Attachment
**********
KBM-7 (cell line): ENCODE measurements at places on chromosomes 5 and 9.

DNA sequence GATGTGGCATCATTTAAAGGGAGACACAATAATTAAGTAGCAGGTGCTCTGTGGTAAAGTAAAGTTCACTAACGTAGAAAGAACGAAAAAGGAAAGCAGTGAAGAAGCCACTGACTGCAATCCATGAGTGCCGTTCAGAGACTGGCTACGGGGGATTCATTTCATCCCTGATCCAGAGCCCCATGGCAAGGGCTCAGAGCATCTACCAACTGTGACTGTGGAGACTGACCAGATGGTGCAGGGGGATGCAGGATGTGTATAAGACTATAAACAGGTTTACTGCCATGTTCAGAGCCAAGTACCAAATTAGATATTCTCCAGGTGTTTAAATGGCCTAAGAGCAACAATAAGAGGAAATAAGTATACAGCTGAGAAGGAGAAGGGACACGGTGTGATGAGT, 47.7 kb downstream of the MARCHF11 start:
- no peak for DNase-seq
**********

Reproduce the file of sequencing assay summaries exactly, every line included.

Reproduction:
KBM-7 (cell line): ENCODE measurements at places on chromosomes 5 and 9.

DNA sequence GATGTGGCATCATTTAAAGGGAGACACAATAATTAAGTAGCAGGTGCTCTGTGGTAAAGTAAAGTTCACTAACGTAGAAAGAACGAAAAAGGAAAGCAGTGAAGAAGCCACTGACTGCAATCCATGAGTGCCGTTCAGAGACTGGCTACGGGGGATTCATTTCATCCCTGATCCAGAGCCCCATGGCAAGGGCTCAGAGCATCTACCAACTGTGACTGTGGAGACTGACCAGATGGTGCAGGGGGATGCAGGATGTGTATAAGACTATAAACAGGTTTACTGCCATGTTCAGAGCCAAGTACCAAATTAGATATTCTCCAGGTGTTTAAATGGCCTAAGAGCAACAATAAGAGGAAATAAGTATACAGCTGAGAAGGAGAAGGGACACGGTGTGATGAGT, 47.7 kb downstream of the MARCHF11 start:
- no peak for DNase-seq